Texas Central

Dallas-Houston Bullet Train Developer Can Use Eminent Domain: Texas Supreme Court

The Texas Supreme Court ruling supports the developer's legal right to force landowners to sell their property for the railroad

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The Texas Supreme Court on Friday issued a major decision in favor of developers planning to build a high-speed train between Dallas and Houston.

In a 5-3 vote, justices ruled that Texas Central Railroad & Infrastructure Inc. does have the power of eminent domain. That gives the company the legal right to force landowners to sell their property to them.

The case centered on an argument from Texas landowner James Fredrick Miles who challenged the company's eminent domain authority by seeking a clear definition that Texas Central is a "railroad company."

The Supreme Court ruling backed that Texas Central and Integrated Texas Logistics Inc. qualify as interurban electric railway companies under the Texas Transportation Code and can use eminent domain to acquire private properties.

"We are appreciative to the Texas Supreme Court for their time and consideration of this important issue as we continue work on this innovative high-speed passenger train rail," Texas Central said in a statement following the ruling.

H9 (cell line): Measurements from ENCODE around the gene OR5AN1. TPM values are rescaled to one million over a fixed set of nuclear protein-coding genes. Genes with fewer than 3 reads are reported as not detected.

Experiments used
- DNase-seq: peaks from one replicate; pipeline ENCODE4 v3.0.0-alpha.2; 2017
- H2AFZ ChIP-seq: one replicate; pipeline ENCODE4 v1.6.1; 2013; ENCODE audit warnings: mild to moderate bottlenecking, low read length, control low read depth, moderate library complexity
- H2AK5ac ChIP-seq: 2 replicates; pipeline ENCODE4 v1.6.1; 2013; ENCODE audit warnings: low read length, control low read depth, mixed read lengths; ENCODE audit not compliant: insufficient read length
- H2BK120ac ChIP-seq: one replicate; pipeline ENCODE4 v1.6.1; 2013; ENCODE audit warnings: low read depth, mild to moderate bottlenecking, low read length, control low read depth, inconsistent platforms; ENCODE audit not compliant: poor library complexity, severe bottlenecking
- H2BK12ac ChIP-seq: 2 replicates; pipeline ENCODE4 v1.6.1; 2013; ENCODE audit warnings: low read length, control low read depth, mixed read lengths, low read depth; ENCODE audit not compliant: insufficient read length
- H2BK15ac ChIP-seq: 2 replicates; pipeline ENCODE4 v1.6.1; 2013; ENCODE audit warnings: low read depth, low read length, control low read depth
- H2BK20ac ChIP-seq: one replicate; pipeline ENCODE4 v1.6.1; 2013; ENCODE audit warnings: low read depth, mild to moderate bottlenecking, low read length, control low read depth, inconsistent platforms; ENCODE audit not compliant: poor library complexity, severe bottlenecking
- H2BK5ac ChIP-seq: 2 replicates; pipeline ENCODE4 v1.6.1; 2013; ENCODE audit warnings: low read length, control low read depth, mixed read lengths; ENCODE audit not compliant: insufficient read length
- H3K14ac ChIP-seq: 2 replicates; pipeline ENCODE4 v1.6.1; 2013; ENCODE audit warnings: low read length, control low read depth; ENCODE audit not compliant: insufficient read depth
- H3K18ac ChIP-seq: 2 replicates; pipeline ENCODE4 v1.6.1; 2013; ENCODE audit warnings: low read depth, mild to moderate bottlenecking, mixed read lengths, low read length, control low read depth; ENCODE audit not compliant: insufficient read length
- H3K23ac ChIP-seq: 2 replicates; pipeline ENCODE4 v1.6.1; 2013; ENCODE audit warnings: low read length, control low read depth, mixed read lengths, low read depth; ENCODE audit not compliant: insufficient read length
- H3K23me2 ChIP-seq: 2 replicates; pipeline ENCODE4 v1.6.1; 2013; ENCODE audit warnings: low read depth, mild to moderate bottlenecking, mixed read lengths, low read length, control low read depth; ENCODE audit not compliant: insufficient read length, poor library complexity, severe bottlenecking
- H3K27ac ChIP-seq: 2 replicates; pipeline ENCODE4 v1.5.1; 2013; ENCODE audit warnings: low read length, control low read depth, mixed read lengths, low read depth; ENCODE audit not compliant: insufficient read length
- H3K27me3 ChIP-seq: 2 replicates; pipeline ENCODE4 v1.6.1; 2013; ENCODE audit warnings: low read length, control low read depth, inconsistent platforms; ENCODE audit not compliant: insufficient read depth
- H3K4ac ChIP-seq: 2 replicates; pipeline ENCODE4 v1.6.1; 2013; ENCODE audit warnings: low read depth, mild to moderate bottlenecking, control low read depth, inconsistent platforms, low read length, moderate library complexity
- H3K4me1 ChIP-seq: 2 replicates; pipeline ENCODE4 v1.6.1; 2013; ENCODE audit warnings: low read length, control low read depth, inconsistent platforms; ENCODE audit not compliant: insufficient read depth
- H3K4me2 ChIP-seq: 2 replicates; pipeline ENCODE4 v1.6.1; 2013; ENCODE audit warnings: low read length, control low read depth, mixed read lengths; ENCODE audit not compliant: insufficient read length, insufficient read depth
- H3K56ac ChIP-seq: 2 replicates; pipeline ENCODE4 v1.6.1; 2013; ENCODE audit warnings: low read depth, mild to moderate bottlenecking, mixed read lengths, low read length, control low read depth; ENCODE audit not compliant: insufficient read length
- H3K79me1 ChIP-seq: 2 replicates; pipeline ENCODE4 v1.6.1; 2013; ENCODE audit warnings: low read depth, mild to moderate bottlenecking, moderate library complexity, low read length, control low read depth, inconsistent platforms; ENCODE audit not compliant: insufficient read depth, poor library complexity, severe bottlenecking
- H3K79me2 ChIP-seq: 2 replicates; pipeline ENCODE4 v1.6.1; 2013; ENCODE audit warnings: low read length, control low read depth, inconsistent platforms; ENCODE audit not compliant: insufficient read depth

But questions remain about the future of the multi-billion dollar project after Texas Central CEO Carlos Aguilar resigned earlier this month and lingering concerns over unpaid property taxes for the land the company already owns.

"Tax-paying Texans are at risk of having their land condemned by a company that can’t even afford to pay property taxes on the land already under its control," Texans Against High Speed Rail said in a statement posted on Facebook.

The group is vowing to fight any effort to keep the high-speed rail project from moving forward.

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